CamelBak H.A.W.G. LR 20: At First Glance

About a month ago I picked up the all new CamelBak H.A.W.G LR 20 to help me prepare for some of the longer mountain bike trips I have planned for this year. Here are my first impressions of it.

Quick Facts:

Price: ~$220 CAD

The Pros

The Cons

The Verdict:

Buy If:
You’re looking for a pack big enough for long adventures, but just as comfortable as a small pack.

Skip If:
You only need a small pack. There are many other packs in CamelBak’s range that can fit your needs. Although this can pack down fairly small, it is definitely overkill!


The Features

  • A 3.0L Low Rider (LR) reservoir that sits low in the pack to keep your centre of weight nice and low.
    • The reservoir also has a quick link system that allows you to remove it without having to awkwardly pull the hose back through the whole pack.
  • A dedicated soft pocket to protect your cell phone or sunglasses
  • A segmented pocket with a tool roll to help keep your tools, food and first aid organised.
  • A rain cover to help keep your pack dry on rainy rides.
  • Airfoil back padding to help keep your back cool during long days in the saddle.
  • Hip straps with small pockets to help keep the weight off your shoulders and hide your favourite snacks in.

The Pros

The Weight

While a 20-litre pack seems like it would be quite the beast to lug around, the H.A.W.G. is surprisingly light once strapped in place. The hip straps are properly placed and padded to help keep the majority of the weight off of your shoulders and to help lock the pack in place over rowdy terrain.


As mentioned above, the hip straps, in combination with the chest strap,  do a phenomenal job of keep the bag perfectly in place over just about any terrain. The straps on the back of the bag are just as helpful, allowing you tighten the bag down so it is only as big as it needs to be.

So many pockets

There are six total separate pockets on this bag, plus multiple dividers to help you stay organised on your rides. The reservoir is located in its own pocket, complete with bands to help keep the hose organised and headed for whichever shoulder you like it on. Next, there is a large pocket that is perfect for storing your rain gear or outer layer in. The middle pocket is my favourite. It features two elasticized smaller pockets and a zippered pocket. I’m currently carrying my first aid kit, snacks, and tools all in separate pockets. Finally, there is a soft pocket at the top to protect your sunglasses.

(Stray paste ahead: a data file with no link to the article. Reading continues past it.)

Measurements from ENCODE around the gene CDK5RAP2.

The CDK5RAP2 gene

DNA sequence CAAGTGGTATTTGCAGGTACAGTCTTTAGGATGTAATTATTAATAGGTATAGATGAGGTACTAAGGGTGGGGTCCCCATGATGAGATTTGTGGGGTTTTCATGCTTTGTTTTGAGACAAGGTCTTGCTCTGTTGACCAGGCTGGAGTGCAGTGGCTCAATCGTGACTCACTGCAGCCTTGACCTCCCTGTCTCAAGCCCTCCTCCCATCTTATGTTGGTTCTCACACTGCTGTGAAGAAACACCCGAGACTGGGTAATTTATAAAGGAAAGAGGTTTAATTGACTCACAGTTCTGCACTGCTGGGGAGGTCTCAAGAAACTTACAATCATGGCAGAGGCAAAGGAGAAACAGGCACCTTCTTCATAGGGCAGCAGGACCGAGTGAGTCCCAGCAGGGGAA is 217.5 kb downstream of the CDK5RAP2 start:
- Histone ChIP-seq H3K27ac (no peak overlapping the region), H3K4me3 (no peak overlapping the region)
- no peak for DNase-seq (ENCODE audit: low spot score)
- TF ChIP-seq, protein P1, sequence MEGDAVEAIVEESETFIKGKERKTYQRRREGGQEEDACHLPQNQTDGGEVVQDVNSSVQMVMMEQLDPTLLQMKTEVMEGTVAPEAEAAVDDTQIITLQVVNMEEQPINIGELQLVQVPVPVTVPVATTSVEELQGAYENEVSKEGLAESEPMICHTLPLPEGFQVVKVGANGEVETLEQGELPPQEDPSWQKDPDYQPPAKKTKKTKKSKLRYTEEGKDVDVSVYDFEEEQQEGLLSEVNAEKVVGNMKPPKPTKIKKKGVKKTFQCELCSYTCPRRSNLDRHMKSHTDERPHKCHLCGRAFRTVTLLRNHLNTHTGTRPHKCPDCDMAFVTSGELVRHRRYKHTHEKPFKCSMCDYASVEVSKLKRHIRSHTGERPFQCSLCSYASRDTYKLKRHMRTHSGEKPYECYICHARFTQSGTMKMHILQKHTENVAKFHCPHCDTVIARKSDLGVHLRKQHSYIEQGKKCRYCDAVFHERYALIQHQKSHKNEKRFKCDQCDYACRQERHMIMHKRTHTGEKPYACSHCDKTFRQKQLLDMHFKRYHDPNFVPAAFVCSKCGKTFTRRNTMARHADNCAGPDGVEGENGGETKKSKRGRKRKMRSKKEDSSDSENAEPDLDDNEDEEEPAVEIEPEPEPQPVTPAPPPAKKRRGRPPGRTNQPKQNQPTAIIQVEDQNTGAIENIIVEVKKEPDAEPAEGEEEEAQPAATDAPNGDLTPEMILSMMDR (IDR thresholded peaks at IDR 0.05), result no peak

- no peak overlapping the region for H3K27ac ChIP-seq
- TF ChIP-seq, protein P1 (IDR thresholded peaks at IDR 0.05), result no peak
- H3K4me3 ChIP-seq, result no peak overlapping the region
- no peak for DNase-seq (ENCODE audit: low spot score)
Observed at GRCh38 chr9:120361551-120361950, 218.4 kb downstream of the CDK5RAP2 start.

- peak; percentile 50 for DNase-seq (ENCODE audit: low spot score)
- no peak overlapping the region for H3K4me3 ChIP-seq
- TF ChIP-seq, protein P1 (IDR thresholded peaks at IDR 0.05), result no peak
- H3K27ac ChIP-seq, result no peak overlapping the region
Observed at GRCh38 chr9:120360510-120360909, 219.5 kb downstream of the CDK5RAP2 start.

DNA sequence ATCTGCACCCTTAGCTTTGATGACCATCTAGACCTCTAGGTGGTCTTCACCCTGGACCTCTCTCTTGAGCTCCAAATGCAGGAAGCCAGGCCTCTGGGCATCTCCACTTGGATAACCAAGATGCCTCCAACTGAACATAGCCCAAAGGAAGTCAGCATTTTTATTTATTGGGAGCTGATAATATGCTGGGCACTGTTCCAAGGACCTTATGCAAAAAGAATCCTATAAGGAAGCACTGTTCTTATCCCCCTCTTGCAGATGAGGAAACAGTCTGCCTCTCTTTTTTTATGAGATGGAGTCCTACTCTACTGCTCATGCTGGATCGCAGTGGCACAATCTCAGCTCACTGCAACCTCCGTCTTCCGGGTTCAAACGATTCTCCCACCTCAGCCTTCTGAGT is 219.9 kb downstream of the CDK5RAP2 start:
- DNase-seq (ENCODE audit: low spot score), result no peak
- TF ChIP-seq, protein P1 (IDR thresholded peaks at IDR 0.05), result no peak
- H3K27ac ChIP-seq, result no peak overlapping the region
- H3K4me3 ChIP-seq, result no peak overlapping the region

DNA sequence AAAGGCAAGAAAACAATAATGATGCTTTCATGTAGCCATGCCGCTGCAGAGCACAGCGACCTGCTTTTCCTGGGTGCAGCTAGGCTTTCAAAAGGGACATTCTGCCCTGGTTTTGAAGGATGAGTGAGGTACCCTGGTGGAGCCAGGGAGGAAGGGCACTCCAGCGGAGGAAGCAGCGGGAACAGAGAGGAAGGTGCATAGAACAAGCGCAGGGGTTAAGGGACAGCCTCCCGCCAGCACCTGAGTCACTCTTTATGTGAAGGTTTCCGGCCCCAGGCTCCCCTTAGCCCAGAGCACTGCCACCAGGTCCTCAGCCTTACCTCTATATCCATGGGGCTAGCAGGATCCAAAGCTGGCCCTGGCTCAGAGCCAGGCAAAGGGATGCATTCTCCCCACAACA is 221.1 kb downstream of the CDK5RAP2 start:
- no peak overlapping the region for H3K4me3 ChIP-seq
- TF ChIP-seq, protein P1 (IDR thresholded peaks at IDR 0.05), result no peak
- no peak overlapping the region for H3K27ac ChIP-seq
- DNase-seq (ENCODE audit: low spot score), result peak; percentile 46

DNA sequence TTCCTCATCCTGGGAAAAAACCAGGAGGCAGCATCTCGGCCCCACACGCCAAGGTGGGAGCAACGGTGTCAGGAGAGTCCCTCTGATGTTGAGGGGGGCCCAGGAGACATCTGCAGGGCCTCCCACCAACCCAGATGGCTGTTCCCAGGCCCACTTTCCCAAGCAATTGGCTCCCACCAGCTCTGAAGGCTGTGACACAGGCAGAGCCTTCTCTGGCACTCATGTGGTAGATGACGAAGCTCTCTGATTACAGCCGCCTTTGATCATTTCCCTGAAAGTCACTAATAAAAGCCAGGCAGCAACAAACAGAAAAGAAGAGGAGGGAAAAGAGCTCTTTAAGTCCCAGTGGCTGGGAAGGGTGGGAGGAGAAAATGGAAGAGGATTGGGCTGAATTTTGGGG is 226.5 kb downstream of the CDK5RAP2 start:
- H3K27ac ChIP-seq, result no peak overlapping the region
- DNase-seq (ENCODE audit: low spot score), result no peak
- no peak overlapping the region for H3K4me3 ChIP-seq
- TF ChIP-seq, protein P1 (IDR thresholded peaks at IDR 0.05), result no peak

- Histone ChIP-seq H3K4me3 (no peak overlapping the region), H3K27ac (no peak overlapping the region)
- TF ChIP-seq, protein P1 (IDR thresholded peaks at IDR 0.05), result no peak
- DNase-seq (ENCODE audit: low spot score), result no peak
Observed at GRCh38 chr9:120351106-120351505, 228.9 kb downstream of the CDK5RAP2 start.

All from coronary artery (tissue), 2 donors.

The best part about all of these pockets is they zip nearly all the way down the bag, allowing you to easily access everything – even the stuff buried at the bottom.

Low Rider Reservoir

I was worried that carrying three litres of water sloshing around on my back would affect my riding, but thanks to the new LR reservoir that isn’t the case. Instead of using the standard long reservoir that runs the length of your back, Camelbak has made a short, wide reservoir that sits right in the middle of your lower back. This change helps keep your centre of gravity low and keeps the weight off of your shoulders.

The reservoir also has a Quicklink system that allows you to connect/disconnect the hose from the reservoir quickly (and without spilling) so you can fill the reservoir without having to re-thread the hose through your pack.

The Little Details

I’ve been using Camelbak products since shortly after I started biking (15 years ago). What sets this bag apart from the rest is the absolute attention to detail that went into the design. From the magnetic hose trap to the small velcro tabs sewn into the ends of straps to keep them tidy, every little detail has been thought of to make this pack as easy to use as possible.

The Cons


There’s no getting around how big this pack actually is. The pack is perfect if you’re looking for a bigger workhorse pack for those long days on the trail. However, if you just need something to carry some water and essentials, there are packs that will fit your needs much better. Check out something like the Camelbak Rogue.

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